Turretinfan has given me more material to write about. Here he is attempting to fend off the accusation that Reformed anthropology is fundamentally Pelagian. He characterizes the error of Pelagius in the following way.
Pelagius’ primary error was denying the necessity of grace – he consequently also denied the sufficiency of grace. Calvinists affirm the necessity of grace, and it is a central aspect of Calvinism to affirm the necessity of grace. Furthermore, another error of Pelagian was in arguing that people (other than Christ himself) are born without sin. Calvinism, however, affirms the Total Depravity of fallen mankind, making Original Sin a doctrine of central importance in Calvinism. Thus, no consistent Calvinist could be a Pelagian. Any superficial similarity between Calvinism and Pelagius with respect to the state of Adam before the fall would be a trivial matter.
It is true of course that Pelagius denied the necessity of grace. Of course part of the question was what constituted grace in the first place so that Pelagians never outright deny the necessity of gace but rather deny what others consider grace to be. The question of the sufficiency of grace is another matter since Augustine seems to distinguish between those recipients of grace who receive sufficient grace that is effective to glory and hence are elected to glory as well as those who receive grace that is sufficient that is effective only to regeneration. In any case, the primary error of Pelagianism is not about the necessity of grace and not even over the idea that humans can make themselves autonomously right with God. That is, the error of Pelagianism is not primarily thinking of salvation entirelly in terms of our effort, though that is certainly a serious error. That is a consequence of Pelagianism’s fundamental error. Pelagianism proffers a kind of monergism with respect to salvation. Any aiding grace not already intrinsic to human nature that could be effective is extrinsic and external to human nature. That is just one theological irony when Calvinists discuss Pelagianism. Both are monergists, but just with respect to different ends of the spectrum-humanity or divinity? This should be a clue that both systems share some fundamental presuppositions. But we haven’t even gotten to the fun stuff yet.
The primary error of Pelagianism is the identification of nature with grace. For Pelagians, nature is grace, completely. Because they thought this was so, Adam was not deprived of anything at the Fall and children inherit no deprivation of divine power or corruption. Adam’s nature is impenetrable by sin since grace or righteousness is intrinsic to it. The only way for this not to be so along Pelagian lines is for Adam’s nature to be fundamentally changed, for him to then possess a sinful nature or a nature of sin. But Pelagians thought this was impossible since God created Adam intrinsically righteous. Consequently, for the Pelagians, Adam only requires not power to achieve salvation, but a good example to follow. The effect of the Atonement could only be an extrinsic moral influence according to an imposed law. The Law then was a grace, but only an extriniscally effective one which is why it required a free consent. Pelagianism denied then the necessity of grace if by grace one understands it as something that is not an actualized power intrinsic to nature from the begining of creation. Adam was then perpetually under a “covenant of works” since he intrinsically possessed the requisite power to fulfill it. This is why incidentally the Reformed doctrine of the Covenant of Works is essentially Pelagian.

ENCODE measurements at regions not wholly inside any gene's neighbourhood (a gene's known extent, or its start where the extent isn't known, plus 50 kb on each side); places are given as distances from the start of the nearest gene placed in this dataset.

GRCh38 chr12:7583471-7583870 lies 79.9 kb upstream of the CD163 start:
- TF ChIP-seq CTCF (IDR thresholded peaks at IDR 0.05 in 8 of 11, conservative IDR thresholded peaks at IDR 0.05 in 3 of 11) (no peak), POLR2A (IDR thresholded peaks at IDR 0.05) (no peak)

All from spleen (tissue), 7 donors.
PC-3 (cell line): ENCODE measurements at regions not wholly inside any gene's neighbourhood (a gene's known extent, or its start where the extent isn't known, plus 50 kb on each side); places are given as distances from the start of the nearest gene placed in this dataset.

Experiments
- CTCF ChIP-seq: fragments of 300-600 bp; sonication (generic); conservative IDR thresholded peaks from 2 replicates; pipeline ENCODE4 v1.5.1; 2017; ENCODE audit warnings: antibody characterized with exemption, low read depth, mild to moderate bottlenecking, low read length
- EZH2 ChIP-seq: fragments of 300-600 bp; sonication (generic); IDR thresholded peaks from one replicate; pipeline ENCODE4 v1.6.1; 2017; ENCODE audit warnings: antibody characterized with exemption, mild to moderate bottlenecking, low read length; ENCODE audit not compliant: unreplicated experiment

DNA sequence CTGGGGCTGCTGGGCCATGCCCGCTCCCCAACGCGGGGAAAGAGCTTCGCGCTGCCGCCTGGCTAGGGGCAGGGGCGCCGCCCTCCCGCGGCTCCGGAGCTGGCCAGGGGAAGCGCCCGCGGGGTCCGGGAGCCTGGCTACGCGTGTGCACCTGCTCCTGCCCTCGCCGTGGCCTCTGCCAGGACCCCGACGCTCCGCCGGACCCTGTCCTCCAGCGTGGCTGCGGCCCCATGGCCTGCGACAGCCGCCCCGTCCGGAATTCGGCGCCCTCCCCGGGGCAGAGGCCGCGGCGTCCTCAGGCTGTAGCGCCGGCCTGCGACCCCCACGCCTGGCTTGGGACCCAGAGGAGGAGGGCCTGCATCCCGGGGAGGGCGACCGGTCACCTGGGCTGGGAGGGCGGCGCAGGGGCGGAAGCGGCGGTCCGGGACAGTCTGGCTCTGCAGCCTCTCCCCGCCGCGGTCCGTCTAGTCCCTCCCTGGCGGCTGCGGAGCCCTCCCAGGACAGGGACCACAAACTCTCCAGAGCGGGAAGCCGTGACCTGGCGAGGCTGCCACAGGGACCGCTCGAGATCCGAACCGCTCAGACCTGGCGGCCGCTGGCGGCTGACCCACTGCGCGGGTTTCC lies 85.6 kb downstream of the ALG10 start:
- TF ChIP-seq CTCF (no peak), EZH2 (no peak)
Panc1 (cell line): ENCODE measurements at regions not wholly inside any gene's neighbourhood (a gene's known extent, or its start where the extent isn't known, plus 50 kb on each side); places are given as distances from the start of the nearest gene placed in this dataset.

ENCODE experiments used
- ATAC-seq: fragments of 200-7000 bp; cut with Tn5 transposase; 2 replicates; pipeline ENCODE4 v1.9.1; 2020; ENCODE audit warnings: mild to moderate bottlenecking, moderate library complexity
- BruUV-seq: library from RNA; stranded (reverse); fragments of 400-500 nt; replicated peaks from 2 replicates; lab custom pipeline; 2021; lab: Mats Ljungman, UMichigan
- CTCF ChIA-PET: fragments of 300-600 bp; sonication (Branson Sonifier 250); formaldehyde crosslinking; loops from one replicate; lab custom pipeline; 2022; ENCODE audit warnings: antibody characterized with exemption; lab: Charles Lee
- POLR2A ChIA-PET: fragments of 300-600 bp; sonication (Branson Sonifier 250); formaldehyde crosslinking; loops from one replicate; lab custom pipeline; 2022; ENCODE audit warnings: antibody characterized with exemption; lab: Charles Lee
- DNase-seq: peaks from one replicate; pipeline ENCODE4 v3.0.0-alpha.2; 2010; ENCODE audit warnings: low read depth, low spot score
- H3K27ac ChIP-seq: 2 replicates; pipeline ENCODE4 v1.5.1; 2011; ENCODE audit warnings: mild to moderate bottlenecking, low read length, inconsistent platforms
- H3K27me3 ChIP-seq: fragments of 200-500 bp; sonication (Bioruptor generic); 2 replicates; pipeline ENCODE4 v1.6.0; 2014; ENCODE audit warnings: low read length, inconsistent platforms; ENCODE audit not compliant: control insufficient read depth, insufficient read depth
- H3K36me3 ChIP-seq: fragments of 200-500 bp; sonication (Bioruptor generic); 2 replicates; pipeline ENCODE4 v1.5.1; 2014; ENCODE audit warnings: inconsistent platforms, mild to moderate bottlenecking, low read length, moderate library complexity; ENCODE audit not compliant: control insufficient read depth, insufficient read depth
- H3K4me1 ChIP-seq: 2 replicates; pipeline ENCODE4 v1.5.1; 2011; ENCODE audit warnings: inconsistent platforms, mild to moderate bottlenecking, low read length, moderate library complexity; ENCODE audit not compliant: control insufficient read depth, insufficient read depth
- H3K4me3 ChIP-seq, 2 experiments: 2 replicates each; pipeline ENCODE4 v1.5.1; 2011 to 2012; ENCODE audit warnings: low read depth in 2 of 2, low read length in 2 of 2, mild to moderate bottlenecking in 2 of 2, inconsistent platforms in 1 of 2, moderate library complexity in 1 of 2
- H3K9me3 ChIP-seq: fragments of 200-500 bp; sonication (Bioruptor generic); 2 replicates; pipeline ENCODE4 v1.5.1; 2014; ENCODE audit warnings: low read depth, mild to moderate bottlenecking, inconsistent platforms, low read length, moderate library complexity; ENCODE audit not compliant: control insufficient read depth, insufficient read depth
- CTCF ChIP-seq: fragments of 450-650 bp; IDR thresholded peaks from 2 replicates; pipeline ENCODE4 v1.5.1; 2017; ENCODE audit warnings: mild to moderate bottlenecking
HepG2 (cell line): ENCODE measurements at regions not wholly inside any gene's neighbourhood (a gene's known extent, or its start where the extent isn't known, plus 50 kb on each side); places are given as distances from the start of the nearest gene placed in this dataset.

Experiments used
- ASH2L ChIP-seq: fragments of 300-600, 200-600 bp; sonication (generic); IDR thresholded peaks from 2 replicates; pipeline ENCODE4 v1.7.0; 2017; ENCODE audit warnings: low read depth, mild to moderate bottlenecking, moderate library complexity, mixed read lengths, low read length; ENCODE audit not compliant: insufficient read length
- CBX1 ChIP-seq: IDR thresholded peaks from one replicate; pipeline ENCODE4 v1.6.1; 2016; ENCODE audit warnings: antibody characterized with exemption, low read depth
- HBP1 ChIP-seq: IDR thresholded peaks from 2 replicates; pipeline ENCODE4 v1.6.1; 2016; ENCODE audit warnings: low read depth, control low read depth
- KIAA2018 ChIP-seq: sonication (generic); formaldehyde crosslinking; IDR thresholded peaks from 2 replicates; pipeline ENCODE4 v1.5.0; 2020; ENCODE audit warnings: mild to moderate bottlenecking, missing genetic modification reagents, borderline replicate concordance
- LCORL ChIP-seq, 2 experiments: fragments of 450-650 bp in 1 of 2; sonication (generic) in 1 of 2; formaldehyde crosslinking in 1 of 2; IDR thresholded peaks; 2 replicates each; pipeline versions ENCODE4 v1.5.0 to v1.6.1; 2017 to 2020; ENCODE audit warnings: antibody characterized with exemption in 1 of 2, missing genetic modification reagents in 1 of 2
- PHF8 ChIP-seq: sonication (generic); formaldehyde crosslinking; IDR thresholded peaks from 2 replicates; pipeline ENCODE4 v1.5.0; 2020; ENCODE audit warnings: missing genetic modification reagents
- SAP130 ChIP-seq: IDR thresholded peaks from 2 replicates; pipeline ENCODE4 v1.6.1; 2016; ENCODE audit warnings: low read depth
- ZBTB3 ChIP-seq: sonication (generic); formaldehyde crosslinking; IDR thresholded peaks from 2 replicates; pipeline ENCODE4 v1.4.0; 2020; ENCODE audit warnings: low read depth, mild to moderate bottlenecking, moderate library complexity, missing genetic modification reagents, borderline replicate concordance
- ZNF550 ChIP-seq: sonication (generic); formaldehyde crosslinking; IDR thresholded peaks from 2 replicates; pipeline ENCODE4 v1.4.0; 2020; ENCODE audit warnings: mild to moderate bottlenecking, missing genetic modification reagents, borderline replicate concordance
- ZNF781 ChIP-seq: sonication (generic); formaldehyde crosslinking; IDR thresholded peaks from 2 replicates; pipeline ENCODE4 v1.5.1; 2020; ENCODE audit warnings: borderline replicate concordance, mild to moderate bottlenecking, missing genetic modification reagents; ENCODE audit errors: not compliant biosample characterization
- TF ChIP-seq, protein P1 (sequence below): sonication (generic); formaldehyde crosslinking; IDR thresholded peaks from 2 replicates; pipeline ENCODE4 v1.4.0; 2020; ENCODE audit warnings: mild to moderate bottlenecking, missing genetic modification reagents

Turretinfan cites material from the famous Reformed theologian Charles Hodge to fend off the accusation of a Pelagian anthropology. I am not certain where in Hodge’s work he cites from since there is no citation, but he should have cited another far more relevant passage concerned direcltywith the original condition of humanity.
They [Rome] distinguish, therefore, between the image of God and original righteousness. The latter they say is lost, the former retained. Protestants, on the other hand, hold that it is the divine image in its most important constituents, that man forfeited by his apostasy. This, however, may be considered only a difference as to words. The important point of difference is this, that the Protestants hold that original righteousness, so far as it consisted in the moral excellence of Adam, was natural, while the Romanists maintain that it was supernatural…Protestants maintain that original righteousness was concreated and natural.” Systematic Theology, vol. 2, p. 103.
Now, that is clearly a Pelagian anthropology. Grace or righteousness is intrinsic to nature for Hodge. The only way to stave off full blown Pelagianism after the Fall is to posit a fundamental alteration in human nature, specifically in a loss in some respect or another of the imago dei. And this is exactly what the Reformed have historically asserted. Total Depravity is therefore required to stave off a complete Pelagian soteriology while motivated by a Pelagian anthropology. And so the dialectic moves from a Pelagian anthropology to essentially a Manichean anthropology post Fall. Augustine by contrast takes grace to be a supernatural addition to nature so that his dialectic is nature/grace, as opposed to the Reformed dialectic, which is sin/grace. This is why there are no works of nature post-Fall for the Reformed, even works done of common grace that are not sin.